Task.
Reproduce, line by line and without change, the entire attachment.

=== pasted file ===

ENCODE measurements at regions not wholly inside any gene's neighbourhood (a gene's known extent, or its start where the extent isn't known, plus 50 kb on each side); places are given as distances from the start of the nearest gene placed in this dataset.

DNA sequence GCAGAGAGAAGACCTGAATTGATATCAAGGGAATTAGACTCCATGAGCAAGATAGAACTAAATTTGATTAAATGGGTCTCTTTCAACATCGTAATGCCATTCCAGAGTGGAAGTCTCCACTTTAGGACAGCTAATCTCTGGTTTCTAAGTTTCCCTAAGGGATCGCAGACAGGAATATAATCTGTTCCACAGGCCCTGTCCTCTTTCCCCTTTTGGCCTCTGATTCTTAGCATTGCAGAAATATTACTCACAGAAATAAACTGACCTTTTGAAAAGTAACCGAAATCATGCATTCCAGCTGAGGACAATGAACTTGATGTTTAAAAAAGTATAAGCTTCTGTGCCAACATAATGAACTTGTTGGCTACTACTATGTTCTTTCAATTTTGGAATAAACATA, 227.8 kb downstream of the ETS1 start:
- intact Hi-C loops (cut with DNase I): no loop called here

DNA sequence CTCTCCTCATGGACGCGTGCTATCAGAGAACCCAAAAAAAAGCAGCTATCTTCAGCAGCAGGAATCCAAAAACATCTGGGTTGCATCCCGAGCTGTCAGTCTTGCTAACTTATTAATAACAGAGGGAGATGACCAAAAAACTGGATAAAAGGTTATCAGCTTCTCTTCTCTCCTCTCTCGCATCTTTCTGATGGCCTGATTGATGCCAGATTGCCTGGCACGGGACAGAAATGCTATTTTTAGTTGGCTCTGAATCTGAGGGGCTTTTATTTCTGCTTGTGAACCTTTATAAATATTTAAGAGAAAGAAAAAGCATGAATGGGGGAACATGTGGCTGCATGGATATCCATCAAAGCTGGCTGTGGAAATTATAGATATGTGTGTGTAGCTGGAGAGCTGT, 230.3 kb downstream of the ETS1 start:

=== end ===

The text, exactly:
ENCODE measurements at regions not wholly inside any gene's neighbourhood (a gene's known extent, or its start where the extent isn't known, plus 50 kb on each side); places are given as distances from the start of the nearest gene placed in this dataset.

DNA sequence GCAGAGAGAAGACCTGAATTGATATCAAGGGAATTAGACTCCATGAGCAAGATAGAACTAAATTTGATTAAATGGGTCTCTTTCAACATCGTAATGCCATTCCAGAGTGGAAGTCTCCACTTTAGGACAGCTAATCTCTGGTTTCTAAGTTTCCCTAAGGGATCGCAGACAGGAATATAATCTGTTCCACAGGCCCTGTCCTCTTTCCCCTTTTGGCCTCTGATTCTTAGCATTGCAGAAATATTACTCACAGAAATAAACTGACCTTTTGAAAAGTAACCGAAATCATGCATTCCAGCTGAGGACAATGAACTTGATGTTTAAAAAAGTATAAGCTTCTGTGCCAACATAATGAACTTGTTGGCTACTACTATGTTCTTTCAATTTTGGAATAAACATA, 227.8 kb downstream of the ETS1 start:
- intact Hi-C loops (cut with DNase I): no loop called here

DNA sequence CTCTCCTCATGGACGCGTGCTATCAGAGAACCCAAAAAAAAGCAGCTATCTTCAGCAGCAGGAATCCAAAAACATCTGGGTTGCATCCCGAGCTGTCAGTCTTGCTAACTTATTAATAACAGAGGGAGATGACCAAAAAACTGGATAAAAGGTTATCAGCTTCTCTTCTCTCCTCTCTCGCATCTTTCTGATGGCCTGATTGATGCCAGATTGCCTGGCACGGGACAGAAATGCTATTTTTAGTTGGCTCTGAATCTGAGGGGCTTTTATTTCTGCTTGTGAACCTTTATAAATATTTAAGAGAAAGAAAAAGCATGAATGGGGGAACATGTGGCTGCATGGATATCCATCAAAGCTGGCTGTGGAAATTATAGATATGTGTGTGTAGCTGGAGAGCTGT, 230.3 kb downstream of the ETS1 start: